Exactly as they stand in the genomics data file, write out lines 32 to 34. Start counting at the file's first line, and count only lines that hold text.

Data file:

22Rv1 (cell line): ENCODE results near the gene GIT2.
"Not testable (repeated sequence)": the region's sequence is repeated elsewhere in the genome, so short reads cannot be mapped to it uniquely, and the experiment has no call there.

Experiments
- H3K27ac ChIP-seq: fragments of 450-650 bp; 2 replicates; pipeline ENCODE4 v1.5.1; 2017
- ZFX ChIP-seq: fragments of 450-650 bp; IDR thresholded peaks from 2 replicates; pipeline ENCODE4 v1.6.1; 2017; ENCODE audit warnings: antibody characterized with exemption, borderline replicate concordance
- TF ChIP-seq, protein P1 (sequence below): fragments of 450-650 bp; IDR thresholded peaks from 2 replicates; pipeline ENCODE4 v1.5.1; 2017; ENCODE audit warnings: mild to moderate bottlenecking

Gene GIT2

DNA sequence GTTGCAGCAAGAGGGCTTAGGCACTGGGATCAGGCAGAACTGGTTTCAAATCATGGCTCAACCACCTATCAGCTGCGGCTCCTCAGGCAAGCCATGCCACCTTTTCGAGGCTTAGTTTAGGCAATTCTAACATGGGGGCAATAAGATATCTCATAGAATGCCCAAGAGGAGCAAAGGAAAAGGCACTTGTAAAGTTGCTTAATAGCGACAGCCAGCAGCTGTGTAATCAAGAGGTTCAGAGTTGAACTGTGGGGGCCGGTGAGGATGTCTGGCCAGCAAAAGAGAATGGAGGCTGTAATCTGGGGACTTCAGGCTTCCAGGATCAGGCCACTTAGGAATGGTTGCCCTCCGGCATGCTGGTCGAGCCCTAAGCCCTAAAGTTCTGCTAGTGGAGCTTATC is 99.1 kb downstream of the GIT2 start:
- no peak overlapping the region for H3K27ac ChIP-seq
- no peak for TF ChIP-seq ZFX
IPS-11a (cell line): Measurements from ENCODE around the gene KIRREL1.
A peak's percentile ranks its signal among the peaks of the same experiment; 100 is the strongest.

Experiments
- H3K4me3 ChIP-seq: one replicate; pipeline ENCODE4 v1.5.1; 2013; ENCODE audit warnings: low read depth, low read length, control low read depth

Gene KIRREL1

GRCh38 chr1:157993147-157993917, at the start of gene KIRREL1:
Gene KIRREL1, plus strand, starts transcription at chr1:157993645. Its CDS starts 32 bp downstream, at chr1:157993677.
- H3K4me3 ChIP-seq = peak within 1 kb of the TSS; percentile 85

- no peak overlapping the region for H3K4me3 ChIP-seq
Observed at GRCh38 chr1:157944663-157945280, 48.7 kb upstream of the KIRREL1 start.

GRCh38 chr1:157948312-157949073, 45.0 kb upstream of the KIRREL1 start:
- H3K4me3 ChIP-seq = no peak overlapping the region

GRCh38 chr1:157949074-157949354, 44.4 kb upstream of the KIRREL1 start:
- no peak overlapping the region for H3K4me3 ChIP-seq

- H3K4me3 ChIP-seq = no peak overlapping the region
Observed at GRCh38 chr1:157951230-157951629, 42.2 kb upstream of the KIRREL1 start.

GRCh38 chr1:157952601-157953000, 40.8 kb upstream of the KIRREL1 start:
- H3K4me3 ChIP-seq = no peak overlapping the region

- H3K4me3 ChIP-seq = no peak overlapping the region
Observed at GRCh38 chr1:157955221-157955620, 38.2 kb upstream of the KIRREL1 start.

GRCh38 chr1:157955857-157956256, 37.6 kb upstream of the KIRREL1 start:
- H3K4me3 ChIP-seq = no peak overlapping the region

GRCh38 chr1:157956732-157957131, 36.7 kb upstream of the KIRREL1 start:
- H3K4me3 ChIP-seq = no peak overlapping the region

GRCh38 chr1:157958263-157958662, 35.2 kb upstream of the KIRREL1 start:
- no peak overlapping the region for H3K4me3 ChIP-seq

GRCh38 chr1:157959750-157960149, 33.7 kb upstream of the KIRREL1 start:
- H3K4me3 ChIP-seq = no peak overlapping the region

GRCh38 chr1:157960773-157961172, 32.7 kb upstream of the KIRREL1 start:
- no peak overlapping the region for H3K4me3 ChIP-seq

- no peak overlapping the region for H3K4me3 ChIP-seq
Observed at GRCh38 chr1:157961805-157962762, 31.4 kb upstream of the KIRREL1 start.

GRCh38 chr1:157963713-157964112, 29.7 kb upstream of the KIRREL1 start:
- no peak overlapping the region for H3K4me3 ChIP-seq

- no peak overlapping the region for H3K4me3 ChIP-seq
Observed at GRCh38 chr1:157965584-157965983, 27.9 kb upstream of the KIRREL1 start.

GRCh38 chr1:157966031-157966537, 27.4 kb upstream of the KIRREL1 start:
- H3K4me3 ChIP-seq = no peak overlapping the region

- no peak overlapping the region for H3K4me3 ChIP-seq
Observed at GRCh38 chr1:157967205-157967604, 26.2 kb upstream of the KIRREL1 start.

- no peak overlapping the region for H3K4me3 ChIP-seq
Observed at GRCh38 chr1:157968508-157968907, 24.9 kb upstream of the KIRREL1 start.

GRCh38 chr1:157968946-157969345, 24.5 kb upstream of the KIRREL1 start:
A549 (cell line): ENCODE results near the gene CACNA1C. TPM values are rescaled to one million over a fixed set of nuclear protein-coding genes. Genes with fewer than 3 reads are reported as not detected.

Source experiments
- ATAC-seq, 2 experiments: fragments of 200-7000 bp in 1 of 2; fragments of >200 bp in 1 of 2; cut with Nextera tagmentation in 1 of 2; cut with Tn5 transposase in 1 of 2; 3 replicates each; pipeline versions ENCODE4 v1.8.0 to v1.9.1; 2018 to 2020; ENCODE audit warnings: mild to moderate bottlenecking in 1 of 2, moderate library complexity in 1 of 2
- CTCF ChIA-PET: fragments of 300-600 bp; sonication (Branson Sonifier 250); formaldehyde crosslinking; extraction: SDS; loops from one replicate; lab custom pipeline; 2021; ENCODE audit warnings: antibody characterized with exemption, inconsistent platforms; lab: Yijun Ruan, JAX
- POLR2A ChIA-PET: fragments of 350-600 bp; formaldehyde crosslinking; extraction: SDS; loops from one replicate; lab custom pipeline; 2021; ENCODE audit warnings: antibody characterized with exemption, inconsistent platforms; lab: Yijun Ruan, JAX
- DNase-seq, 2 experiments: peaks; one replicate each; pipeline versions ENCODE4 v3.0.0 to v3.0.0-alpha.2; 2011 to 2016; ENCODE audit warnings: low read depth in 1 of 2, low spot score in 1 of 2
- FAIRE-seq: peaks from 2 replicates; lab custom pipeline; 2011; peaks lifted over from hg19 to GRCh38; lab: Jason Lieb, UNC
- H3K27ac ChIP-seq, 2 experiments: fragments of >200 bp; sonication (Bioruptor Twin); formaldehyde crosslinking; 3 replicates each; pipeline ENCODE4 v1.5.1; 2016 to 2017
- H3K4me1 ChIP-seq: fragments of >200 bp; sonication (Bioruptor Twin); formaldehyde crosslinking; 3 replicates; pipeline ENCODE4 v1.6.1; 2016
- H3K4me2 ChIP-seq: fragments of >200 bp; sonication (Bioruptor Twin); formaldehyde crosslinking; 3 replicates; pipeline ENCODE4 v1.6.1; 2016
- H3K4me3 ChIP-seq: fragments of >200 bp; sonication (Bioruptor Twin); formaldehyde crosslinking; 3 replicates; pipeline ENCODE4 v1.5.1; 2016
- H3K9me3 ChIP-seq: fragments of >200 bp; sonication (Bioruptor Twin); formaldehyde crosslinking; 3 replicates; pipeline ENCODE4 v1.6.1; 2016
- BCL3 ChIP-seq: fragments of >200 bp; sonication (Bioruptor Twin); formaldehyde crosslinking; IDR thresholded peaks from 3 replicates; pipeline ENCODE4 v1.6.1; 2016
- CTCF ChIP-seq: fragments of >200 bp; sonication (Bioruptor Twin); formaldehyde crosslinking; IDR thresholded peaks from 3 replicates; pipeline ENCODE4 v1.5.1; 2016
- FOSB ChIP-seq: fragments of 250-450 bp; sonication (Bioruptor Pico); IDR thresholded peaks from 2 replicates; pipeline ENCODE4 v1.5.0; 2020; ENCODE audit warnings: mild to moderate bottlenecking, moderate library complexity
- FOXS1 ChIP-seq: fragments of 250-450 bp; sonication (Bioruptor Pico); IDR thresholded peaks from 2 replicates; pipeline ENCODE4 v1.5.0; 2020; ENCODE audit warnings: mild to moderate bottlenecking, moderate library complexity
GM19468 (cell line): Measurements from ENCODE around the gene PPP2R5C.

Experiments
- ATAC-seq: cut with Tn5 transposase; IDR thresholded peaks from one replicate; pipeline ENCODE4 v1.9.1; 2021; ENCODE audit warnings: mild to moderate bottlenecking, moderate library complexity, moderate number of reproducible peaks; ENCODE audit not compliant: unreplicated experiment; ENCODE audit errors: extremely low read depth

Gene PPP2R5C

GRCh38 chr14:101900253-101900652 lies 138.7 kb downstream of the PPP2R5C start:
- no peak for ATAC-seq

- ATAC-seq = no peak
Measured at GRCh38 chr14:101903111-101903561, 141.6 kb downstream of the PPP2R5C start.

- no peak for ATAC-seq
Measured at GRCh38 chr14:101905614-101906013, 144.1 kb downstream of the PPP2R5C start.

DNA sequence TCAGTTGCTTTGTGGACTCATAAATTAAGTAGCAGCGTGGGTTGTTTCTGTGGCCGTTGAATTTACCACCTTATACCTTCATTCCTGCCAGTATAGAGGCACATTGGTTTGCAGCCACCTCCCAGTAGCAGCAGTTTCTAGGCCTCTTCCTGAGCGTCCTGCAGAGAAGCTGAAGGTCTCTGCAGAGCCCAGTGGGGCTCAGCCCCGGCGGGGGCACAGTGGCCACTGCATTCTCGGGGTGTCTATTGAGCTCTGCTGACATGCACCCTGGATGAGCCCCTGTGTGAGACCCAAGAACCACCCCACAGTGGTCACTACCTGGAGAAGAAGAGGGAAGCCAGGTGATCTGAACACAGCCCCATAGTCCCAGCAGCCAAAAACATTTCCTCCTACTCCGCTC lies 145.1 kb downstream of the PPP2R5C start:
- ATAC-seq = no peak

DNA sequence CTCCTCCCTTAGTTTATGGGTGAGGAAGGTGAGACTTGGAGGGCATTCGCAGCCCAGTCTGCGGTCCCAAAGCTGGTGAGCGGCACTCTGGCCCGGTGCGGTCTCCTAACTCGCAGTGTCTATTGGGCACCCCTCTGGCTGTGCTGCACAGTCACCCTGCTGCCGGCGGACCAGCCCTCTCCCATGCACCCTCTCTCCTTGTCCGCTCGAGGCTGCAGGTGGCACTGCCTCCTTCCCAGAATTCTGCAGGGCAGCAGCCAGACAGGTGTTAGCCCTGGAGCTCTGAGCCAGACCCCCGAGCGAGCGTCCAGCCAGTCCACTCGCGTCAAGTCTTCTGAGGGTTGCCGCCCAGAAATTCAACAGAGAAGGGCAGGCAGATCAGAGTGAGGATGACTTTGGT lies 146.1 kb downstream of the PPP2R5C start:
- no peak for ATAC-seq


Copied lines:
- H3K4me3 ChIP-seq = no peak overlapping the region

GRCh38 chr1:157956732-157957131, 36.7 kb upstream of the KIRREL1 start:
- H3K4me3 ChIP-seq = no peak overlapping the region